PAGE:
The scenes at hospitals across the world have been described as war zones, as the fight against COVID-19 escalates.
Southeastern Idaho may still be in the calm before a potential storm.
And emergency room doctors like John Conner at Portneuf Medical Center are waiting on the front lines. He said he has not had to evaluate a confirmed COVID-19 patient yet, but the state reported Tuesday night that there were 525 confirmed coronavirus cases and nine deaths in Idaho. More than a dozen of those cases were in Eastern Idaho.
PMC has safety measures in place that continue to evolve as the environment changes. All visitors and patients are being health screened, no visitors are allowed with few exceptions, and other measures are in place. The up-to-date policy is available at portneuf.org.
While Conner said last Thursday he had not met a confirmed coronavirus case at the center, he said he could have unknowingly. PMC is only issuing coronavirus tests for those who require hospitalization.
“We are seeing some people who are afraid that they might have it. We are seeing people who have symptoms and might have it,” Conner said. “We are seeing the usual: Hip fractures, hip dislocations.”
He said he evaluated a woman last week who had some symptoms associated with coronavirus but did not fit the guidelines for receiving a test and was therefore sent home without being tested.
Conner advises people to self-isolate to flatten the curve so that hospitals are not overwhelmed.
“The scary part is if our system is overwhelmed, the medical care delivery system is overwhelmed and I get the virus and I can’t come in and take care of you and you have the virus or anything else: heart attack, stroke, pneumonia,” Conner said. “If 40 or 30 percent of the actual care providers are home sick, what can you do? How can you provide care for everybody else who needs it?”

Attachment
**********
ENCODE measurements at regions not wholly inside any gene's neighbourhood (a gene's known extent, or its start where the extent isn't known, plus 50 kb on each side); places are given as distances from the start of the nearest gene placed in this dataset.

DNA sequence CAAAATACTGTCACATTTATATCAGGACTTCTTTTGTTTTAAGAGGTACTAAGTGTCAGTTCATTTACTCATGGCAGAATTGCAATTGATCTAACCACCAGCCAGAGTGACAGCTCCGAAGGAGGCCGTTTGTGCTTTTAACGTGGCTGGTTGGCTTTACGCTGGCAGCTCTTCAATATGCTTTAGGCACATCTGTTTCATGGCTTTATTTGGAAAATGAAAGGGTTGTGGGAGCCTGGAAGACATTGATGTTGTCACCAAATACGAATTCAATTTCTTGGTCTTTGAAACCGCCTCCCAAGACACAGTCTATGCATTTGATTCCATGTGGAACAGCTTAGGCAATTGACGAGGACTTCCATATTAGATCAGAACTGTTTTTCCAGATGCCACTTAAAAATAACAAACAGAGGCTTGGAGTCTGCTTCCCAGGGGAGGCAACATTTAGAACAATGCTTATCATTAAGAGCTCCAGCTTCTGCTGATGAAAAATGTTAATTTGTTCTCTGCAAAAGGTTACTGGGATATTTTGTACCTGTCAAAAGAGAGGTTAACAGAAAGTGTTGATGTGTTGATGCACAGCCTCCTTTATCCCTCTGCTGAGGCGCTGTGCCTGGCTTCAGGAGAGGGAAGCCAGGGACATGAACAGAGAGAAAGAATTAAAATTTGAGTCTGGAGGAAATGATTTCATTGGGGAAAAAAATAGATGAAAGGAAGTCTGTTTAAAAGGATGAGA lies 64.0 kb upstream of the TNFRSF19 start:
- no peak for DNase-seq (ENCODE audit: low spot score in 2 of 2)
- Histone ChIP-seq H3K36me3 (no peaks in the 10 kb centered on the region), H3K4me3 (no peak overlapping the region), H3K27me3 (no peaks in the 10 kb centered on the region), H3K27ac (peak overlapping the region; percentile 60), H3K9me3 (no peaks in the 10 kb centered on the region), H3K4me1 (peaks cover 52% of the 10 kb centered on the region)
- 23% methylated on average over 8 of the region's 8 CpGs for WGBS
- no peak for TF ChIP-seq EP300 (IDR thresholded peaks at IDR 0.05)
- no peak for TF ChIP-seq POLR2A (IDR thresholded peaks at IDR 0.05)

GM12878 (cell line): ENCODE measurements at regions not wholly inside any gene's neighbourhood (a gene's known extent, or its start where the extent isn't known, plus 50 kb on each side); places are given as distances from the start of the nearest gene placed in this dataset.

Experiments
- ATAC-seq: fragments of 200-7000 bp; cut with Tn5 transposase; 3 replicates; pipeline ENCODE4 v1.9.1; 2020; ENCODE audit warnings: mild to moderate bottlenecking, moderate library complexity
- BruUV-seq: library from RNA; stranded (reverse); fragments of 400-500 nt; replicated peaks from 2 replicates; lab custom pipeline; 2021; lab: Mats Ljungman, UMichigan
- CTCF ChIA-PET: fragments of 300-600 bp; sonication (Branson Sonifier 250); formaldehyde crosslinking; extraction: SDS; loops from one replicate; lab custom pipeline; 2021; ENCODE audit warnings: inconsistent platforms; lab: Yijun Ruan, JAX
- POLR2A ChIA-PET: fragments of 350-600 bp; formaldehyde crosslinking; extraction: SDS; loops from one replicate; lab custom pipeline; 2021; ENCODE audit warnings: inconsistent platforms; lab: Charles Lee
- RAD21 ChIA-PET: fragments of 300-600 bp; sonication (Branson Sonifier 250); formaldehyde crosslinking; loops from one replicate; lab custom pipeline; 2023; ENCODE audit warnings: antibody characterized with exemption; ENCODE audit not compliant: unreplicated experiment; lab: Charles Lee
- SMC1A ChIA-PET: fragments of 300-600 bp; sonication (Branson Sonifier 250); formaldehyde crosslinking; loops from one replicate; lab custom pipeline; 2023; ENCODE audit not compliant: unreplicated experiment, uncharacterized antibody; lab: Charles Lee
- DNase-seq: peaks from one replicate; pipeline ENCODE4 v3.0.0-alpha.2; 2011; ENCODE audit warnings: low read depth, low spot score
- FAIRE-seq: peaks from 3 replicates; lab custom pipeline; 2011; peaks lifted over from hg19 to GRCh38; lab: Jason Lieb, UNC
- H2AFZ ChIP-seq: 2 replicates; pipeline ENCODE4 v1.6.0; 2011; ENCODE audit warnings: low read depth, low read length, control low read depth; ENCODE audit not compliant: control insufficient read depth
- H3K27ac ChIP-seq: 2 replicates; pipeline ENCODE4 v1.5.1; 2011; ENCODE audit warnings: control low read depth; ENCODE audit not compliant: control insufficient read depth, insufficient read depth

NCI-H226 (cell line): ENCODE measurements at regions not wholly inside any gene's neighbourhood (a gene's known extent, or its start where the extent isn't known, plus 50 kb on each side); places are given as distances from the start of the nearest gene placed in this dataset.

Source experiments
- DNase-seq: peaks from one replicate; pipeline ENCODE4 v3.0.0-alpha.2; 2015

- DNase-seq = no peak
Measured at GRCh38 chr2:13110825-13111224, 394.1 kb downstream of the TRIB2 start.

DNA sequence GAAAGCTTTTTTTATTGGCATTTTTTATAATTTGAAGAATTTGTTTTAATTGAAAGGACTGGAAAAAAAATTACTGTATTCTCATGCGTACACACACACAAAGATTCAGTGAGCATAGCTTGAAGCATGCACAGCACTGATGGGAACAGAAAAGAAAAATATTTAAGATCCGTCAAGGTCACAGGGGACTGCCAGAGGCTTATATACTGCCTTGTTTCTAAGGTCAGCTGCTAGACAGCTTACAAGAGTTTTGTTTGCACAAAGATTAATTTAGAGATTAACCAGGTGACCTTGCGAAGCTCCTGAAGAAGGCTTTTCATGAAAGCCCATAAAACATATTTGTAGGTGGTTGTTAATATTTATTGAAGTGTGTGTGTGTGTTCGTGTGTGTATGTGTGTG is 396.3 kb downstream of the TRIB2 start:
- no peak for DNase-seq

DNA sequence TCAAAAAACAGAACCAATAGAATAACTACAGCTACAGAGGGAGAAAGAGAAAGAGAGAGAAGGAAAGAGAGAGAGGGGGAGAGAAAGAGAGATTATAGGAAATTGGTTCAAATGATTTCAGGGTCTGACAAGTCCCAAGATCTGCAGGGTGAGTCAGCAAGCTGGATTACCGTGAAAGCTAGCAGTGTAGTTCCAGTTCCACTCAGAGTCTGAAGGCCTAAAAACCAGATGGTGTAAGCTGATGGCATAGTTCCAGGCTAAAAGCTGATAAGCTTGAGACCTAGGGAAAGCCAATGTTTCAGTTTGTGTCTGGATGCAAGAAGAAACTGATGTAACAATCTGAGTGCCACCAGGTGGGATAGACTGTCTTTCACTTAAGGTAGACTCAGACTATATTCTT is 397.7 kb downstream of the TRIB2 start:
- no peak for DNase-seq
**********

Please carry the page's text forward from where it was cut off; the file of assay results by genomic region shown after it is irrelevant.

On top of quantity of staff, the number of acute-care hospital beds could also be a concern in the state.
There could be from nine to 11 hospitalized coronavirus patients per one acute care hospital bed during the peak of the outbreak, according to the Associated Press.
“Regarding bed utilization, hospitals have crafted processes and strategies as part of their emergency response planning and are refining them in light of this outbreak,” Idaho Hospital Association spokeswoman Darryl-lynn Oakes told the AP. “This can include a number of actions and is based on both the community need and the needs of the individual patient.”
While hospitals prepare for an influx of coronavirus cases, where does that leave other places in the health sector, such as those involved with mental health, physical therapy and even eye care?
For places in Pocatello, it means continuing their services even after Idaho’s shelter-in-place order Wednesday, but with caution and safety.
Amid the coronavirus crisis, all options were on the table for the South East Idaho Behavioral Crisis Center in Pocatello, including closing down, according to its executive director Matt Hardin.
But it was decided that it would continue to run 24/7 as Hardin said it was deemed essential. The crisis center will reach its one-year anniversary in April, and Hardin said it has around 30 employees.
“Just because there’s a virus that’s very serious and should be viewed as serious, that doesn’t discount drug use, suicidal ideation, psychosis — all the things we deal with on a daily basis,” Hardin said. “Those things just don’t go away.”
Hardin said the building is being sanitized in the same way it was before for protection against anything from flu to HIV. People are being health screened at the door and referred to a primary care doctor if they show symptoms of coronavirus.